Regulation D has been around for some time now. Basically, Regulation D provides us with a "safe harbor," providing details that allow for compliance with the private placement exemption of the Securities Act of 1933; Section 4(2). A private placement exemption is a legal way to offer an investment without registering the offering with the securities regulators such as the Securities and Exchange Commission and/or a state securities regulatory agency, such as the Department of Corporations in California or the Texas Securities Board.
Regulation D contains 3 categories of offerings, Rule 504 applies to private offerings not to exceed $1 million in any consecutive 12 month period. Rule 505 applies to offerings up to $5 million. Rule 506 does not have an offering amount limitation. However, those offered a Rule 506 investment must be "sophisticated." Use of this term doesn't apply to a person's taste in wine or attire, but rather to their investment experience and acumen.
The big advantage to Rule 506 offerings came about with the passage of the National Securities Markets Improvement Act of 1996 ("NSMIA"). Rule 506 offerings are subject to federal, but not state, substantive regulations and laws. To put it another way, state securities laws are "pre-empted" by federal law under Rule 506. Instead of complying with a potential myriad of differing state regulations and laws, the offering company can focus on federal regulations and laws instead.
States can require certain information about a Rule 506 offering for informational purposes. These are usually called NSMIA notifications and include filing a "Form D," which is the federal securities sale notice, and often a Form U-2, which appoints a state agency in a state to serve as agent for service of process in matters involving the out-of-state offering entity. Filing fees vary from nothing, to nominal amounts to hundreds of dollars. There is no federal filing fee. However, issuing companies must file Form Ds electronically, involving a fee to access the federal filing system (EDGAR).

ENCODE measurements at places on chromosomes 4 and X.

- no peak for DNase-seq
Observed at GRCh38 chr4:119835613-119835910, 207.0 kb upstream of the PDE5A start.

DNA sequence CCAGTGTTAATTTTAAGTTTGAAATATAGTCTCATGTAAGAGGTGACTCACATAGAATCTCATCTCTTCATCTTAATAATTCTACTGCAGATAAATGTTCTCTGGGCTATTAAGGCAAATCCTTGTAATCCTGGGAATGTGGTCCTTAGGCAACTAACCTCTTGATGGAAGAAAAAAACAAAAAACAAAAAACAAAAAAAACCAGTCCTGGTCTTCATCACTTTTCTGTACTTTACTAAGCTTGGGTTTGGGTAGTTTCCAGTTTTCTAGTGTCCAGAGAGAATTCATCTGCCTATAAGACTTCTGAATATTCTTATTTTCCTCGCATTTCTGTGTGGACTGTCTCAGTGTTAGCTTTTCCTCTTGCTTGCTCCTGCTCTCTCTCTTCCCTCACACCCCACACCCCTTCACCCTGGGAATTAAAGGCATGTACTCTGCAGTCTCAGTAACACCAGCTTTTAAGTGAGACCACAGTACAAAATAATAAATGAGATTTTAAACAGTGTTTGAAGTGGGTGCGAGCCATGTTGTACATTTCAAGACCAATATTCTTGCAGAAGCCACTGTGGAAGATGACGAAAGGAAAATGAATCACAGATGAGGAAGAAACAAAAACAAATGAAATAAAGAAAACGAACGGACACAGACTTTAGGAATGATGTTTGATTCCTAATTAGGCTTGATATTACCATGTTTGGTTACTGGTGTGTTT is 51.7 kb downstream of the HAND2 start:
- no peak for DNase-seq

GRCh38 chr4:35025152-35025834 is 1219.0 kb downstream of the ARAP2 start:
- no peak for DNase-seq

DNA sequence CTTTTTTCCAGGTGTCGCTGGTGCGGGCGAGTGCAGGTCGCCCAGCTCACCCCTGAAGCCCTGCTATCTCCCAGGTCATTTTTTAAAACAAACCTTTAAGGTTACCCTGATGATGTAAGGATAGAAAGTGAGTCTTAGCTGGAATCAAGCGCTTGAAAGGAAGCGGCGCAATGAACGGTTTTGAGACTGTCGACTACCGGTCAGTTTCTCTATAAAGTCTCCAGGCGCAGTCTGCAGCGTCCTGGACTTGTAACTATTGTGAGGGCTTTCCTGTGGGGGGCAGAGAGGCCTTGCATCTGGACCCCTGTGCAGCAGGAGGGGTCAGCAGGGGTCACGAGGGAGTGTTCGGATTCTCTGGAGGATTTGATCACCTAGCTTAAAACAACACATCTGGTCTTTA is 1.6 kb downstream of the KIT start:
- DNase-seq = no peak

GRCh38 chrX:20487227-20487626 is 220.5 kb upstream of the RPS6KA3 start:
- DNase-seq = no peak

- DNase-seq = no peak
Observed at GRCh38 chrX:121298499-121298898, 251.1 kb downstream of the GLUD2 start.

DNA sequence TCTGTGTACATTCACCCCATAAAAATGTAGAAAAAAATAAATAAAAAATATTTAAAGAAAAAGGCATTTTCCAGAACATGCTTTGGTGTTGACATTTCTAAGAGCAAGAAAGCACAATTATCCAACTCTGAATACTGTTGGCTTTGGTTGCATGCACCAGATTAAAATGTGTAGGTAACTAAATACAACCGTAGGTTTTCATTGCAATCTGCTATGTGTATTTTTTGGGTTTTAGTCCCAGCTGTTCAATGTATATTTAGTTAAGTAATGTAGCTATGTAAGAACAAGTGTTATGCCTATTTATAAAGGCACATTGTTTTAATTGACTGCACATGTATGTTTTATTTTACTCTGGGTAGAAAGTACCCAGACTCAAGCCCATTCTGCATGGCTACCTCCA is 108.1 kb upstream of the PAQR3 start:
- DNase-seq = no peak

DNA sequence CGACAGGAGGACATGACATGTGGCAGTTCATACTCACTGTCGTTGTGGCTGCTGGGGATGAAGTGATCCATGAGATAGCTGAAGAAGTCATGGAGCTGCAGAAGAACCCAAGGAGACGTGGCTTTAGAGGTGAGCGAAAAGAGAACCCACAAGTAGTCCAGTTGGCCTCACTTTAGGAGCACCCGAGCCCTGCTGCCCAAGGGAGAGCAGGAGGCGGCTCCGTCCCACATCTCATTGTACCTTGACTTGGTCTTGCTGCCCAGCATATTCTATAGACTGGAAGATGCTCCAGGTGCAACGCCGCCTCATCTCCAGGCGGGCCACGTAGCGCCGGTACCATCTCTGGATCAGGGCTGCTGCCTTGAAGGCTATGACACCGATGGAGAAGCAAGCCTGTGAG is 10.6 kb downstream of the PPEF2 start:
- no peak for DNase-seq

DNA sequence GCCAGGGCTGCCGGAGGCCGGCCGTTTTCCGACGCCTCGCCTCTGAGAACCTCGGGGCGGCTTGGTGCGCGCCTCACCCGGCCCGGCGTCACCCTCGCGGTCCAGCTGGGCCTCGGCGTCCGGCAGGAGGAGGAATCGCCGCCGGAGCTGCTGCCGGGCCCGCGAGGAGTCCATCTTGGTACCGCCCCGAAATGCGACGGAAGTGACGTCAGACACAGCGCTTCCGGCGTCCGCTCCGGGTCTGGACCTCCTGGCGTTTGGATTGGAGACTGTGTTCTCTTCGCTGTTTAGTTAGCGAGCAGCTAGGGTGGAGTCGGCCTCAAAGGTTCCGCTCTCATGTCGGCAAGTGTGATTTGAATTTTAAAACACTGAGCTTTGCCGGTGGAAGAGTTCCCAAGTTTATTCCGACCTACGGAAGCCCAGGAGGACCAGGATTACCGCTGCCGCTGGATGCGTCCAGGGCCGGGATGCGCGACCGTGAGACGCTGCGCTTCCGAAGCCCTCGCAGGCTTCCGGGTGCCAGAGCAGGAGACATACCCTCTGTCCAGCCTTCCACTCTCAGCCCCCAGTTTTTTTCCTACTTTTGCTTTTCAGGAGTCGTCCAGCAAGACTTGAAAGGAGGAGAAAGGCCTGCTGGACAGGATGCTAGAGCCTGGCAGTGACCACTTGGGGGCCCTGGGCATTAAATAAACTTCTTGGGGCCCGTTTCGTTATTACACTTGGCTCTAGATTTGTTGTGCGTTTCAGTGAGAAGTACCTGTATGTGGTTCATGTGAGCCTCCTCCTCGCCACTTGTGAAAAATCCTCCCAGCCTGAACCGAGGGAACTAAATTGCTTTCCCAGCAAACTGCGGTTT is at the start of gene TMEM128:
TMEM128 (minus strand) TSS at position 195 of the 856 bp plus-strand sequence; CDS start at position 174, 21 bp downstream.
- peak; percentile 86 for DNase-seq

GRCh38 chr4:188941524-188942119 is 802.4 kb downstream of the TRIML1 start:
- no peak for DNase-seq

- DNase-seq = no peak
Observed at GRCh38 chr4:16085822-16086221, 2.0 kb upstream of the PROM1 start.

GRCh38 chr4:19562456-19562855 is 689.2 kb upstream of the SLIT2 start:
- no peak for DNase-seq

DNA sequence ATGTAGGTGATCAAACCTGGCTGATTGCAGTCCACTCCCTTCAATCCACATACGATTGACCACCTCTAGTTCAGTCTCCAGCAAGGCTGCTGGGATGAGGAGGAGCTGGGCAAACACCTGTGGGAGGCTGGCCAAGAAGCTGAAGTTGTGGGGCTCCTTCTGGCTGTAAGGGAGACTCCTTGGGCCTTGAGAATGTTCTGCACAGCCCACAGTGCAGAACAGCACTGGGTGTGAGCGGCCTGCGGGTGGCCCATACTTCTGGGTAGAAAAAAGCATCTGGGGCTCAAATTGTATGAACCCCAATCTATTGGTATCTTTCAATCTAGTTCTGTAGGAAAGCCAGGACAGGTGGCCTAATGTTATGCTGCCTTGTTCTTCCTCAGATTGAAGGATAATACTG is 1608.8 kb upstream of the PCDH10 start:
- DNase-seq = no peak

States can also investigate securities fraud within their jurisdiction, regardless of whether Rule 506 has been relied upon by the offering company. States are still the primary licensors of securities sales people and broker/dealers. Sales methods of offering entities are often challenged by the state agencies; citing the payment of illegal commissions to unlicensed personnel.
Rule 506, in summary, is utilized by many offering companies as the simplest method for offering a private placement securities offering in excess of $1 million (in any consecutive 12 month period). Federal pre-emption of state securities laws is the main reason for this simplicity.